To simplify the telling of this exposé, the deaths of Lumumba and Hammarskjöld will be referred to as the first two similar fact killings. The subsequent deaths are examined as further cases of similar fact evidence.

Patrice Lumumba, first prime minister of the Democratic Republic of Congo (DRC) when it achieved independence from Belgium in 1960, had a passionate desire to keep Congo’s wealth for the people. He was assassinated in 1961.

United Nations Secretary-General Dag Hammarskjöld espoused the ideal that the wealth of a country should be for the benefit of the people of that country. When corporate and other forces sought to oust Lumumba and defeat his socialist agenda, Hammarskjöld intervened. His mission was to assist the Congo achieve its potential after independence. He died in a plane crash in 1961 outside Ndola, Zambia. Most evidence points to a bomb on the plane or some other foul play.

The third victim and example of a similar fact case was that of Swedish Prime Minister Olof Palme, an avid anti-apartheid activist who raised funds for the anti-apartheid movement. In 1986 he was assassinated while on his way home from a movie.

In December 1988, Bernt Carlsson, United Nations Assistant Secretary-General, the fourth similar fact case, was persuaded to stop over in London on his way to the US. He then boarded Pan Am Flight 103, which exploded over Lockerbie in Scotland, killing all on board. Carlsson was also Commissioner-General for South West Africa – occupied Namibia – and was leading the process for independence. For 20 years before South Africa’s illegal rule ended, huge mining companies, horrified at the prospect of majority rule, proceeded to tear the biggest alluvial diamonds from the coastal sands and whip them out of the country. Carlsson was determined to take on the big companies and sue them for the wealth and resources being looted from Namibia in breach of United Nations law.

The last and fifth similar fact case relates to Windhoek advocate Anton Lubowski. He was working assiduously for the new Namibia’s future, including its mineral wealth, when he was gunned down outside his home in 1989. It seems that there were those who could not tolerate the future he was planning for the country.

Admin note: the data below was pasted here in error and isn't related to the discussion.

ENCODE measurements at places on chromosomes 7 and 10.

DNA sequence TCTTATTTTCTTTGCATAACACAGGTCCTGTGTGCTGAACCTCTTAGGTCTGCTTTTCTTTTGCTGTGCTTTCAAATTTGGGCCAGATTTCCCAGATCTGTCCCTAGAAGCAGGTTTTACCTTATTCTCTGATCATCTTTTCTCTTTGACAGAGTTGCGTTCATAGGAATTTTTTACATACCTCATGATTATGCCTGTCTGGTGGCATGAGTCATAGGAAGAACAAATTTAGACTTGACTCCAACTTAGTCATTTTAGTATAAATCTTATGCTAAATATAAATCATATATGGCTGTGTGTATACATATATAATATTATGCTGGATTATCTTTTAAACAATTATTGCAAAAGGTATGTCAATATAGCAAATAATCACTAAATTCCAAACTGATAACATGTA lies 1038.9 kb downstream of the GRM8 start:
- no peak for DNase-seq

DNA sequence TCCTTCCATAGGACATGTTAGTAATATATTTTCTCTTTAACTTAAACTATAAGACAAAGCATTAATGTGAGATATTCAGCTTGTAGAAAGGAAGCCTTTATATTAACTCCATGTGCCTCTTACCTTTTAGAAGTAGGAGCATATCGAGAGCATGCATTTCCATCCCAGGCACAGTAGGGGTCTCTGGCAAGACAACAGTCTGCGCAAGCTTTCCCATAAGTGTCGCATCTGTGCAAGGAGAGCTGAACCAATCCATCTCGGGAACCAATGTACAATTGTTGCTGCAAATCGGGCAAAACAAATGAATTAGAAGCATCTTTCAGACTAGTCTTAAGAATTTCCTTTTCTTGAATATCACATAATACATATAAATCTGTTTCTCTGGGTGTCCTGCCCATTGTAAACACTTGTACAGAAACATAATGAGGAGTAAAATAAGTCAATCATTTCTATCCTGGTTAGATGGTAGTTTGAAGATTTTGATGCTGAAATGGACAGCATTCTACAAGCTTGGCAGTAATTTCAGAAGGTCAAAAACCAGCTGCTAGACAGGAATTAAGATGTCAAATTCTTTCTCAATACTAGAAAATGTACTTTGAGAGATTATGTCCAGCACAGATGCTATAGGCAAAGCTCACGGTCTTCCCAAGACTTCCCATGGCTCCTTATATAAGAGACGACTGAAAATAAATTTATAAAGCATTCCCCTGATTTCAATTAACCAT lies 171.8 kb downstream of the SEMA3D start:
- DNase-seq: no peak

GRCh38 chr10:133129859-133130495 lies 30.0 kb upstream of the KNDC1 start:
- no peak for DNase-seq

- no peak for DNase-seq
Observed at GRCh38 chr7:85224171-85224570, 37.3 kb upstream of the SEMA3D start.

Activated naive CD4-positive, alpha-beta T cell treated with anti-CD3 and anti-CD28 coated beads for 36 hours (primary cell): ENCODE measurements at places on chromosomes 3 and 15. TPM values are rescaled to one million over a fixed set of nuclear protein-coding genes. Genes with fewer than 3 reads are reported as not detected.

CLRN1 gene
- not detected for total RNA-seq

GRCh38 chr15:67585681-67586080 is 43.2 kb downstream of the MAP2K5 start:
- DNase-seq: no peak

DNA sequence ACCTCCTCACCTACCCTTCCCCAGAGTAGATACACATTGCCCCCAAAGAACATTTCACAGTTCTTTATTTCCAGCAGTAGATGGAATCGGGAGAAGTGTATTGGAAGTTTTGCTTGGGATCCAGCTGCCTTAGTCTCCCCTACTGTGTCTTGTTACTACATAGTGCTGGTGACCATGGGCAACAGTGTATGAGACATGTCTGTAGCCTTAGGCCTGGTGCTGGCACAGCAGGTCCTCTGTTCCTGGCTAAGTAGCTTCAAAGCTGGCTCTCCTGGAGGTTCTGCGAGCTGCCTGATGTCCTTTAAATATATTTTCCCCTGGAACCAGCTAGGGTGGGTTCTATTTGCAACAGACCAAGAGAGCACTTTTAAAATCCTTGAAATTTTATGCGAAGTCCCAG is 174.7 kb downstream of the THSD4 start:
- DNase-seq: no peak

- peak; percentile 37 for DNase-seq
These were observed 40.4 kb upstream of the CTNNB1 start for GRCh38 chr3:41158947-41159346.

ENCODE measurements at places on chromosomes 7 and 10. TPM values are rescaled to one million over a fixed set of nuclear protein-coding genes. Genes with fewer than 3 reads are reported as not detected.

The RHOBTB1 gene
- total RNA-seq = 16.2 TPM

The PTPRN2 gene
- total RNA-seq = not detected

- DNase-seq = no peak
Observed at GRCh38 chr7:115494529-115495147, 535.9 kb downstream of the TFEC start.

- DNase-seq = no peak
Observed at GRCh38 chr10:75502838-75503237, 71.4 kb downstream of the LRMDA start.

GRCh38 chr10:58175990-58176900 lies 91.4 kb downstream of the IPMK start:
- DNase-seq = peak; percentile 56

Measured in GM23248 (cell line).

Although these killings occurred over a 30-year period, the motives and patterns of behaviour of the culprits may assist in locating the accomplices in Hani’s murder.

No one could have expressed it better than Irish author SM Sigerson, author of the book on Michael Collins, quoted at the start of this chapter, when he said, ‘History repeats itself as do the methods used by those specialising in the elimination of leaders who unite people into a strong force for dignity, justice and self-determination.’


In his Afterword to "Who Really Killed Chris Hani?", Judge Nicholson describes in detail how major publishers seemed to be colluding in suppressing publication of the book. Nicholson wrote:

"Courts have decided that freedom of expression trumps all other rights as without it nobody, including the courts, would ever hear of breaches of other rights. So those who have attempted to suppress this book have prevented the world from discovering and prosecuting the criminals, who perpetrated the foul murders. In law we would describe them as accessories after the fact of these killings."[1]

About the author

Christopher Nicholson has lived all his life in KwaZulu-Natal in South Africa. He practised as a human rights lawyer assisting victims of apartheid before majority rule was won in 1994.

His efforts were recognised with two awards and he was appointed a high court judge in 1995.

He’s published eight books and a play. Two books were nominated for the Alan Paton prize in South Africa for non-fiction. He’s married with two daughters.

Kindle edition

"Who Really Killed Chris Hani?" is available here for download from Judge Nicholson's website.[2]